Apex pros with COVID may be barred from playing in ALGS Championship, players say

Could we see a repeat of Stockholm?

Reignite Champions
Image via ALGS

One of the major stories that emerged from the Apex Legends Global Series Stockholm LAN earlier this year was the COVID-19 protocol put into place for players. At that event, no one who tested positive for COVID was allowed to play and several teams had to field substitutes, while at least one team was forced to play the entire tournament as a duo.

With the ALGS Championship in Raleigh weeks away, details are emerging about that event’s COVID policy. And it doesn’t seem promising for teams that have to travel long distances.

While ticket information for attendees requires a negative COVID test or proof of vaccination, it appears that only a negative test will allow players to access the playing areas of the event venue. Unless there are isolated playing areas where players who test positive may play from that players haven’t been informed about as of yet, it seems likely that any players who test positive for COVID will be excluded from the Championship.

This is the scenario that played out in Stockholm, where several high-profile players were forced to sit on the sidelines. Most notably, champions Reignite won the Stockholm LAN despite missing star Noyan “Genburten” Ozkose. Cloud9 and SCARZ were among the other teams that needed to find emergency subs in and around Sweden, while Team Singularity could not find a substitute at all. The South Americans were forced to play a man down throughout the event, and despite that, somehow managed to not finish in last place.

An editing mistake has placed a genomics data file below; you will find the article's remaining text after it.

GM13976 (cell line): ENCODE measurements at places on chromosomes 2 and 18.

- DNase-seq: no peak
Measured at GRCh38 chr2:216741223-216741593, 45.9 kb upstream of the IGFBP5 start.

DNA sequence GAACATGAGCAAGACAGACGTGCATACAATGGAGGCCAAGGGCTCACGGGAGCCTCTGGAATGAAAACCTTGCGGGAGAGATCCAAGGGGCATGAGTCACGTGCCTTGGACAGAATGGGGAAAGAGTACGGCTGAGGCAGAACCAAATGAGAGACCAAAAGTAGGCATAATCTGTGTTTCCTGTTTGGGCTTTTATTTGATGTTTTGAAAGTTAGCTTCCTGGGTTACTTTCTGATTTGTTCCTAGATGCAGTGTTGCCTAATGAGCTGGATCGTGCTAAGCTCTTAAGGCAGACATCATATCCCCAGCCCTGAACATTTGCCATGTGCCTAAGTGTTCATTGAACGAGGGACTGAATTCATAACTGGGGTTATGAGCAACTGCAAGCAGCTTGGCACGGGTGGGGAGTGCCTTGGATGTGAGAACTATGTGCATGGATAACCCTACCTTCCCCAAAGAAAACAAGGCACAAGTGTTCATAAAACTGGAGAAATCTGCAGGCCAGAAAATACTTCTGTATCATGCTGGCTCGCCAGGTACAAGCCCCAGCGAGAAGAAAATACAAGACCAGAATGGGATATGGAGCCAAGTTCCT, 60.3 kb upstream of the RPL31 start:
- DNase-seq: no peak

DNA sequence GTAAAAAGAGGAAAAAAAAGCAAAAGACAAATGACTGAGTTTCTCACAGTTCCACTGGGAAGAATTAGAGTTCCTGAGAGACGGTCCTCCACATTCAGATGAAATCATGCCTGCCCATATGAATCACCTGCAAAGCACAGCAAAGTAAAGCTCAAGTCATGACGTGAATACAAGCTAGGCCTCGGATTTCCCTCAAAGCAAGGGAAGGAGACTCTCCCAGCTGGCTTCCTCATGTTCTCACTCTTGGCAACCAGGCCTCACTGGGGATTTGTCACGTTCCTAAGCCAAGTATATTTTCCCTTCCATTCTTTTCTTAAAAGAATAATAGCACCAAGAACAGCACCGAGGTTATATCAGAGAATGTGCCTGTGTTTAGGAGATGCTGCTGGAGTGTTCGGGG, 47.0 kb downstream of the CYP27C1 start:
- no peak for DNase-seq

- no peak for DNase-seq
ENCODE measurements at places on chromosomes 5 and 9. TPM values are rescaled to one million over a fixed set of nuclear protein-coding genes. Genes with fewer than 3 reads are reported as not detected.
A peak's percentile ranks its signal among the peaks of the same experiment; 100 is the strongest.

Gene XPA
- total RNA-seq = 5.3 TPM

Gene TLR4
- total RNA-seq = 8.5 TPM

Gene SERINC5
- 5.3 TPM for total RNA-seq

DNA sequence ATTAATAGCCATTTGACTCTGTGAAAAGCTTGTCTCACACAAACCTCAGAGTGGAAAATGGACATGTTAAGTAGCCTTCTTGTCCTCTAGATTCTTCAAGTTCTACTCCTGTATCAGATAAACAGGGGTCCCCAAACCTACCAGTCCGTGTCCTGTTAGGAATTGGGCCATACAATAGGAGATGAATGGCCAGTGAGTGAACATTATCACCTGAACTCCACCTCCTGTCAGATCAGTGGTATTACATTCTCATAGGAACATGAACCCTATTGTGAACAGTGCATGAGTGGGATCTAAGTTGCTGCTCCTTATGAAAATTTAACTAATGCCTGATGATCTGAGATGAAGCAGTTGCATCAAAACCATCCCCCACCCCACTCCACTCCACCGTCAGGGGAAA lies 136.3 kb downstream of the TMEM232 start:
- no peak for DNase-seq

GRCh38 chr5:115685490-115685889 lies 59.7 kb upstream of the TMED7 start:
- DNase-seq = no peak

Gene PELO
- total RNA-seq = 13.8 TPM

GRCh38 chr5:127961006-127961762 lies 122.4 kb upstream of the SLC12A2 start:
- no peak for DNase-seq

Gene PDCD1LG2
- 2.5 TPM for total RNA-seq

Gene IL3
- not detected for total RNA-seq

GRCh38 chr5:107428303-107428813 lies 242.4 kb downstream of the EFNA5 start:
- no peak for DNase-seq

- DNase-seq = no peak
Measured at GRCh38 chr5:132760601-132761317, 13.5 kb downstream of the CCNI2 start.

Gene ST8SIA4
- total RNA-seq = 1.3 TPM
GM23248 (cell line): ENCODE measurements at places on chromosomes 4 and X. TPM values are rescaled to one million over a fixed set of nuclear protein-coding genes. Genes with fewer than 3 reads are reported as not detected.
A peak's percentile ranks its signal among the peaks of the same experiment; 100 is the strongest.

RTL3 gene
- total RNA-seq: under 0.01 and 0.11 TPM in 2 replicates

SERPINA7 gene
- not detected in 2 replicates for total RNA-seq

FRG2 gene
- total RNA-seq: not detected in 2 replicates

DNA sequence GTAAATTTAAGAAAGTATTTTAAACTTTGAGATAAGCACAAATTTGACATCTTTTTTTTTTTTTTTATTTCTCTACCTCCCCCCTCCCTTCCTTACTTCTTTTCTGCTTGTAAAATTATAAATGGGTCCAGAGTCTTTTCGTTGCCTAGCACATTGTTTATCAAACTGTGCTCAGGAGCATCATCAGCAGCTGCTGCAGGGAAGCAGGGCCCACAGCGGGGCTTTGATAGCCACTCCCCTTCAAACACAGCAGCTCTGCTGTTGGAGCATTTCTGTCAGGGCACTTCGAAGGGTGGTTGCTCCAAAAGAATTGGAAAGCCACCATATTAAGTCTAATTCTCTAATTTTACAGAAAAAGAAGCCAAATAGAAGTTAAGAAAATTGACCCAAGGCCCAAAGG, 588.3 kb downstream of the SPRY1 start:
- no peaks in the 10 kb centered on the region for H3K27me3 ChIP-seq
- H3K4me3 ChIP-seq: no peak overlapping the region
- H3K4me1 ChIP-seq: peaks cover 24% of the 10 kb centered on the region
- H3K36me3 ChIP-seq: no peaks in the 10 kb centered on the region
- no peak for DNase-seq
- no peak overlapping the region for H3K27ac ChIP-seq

Now, teams have already begun the process of looking for substitutes they can possibly use while in the U.S. for the tournament.

While the experience of Stockholm has allowed teams to build their own contingency plans, the revelation that Raleigh might not have any difference in COVID policy from Stockholm is a major disappointment. Teams from all over the world will be forced to fly on long plane rides to compete in the event before milling around in crowded airports and then finding hotels, practice centers, and eventually playing in front of a live audience. Even if players are incredibly responsible in how they choose to protect themselves and do not seek out unnecessary contact with others, contracting COVID is almost an inevitability for some of these players.

Other esports have successfully returned to LAN with contingency plans in place that allow players who test positive for COVID to still compete in LAN events from isolated areas. Even after the terrible optics of players being forced to sit out in Stockholm, it seems the situation could repeat itself in Raleigh. 

Alongside other criticisms the ALGS Championship is already facing, the biggest Apex event of the year will have plenty of questions it needs to answer before it kicks off on July 7.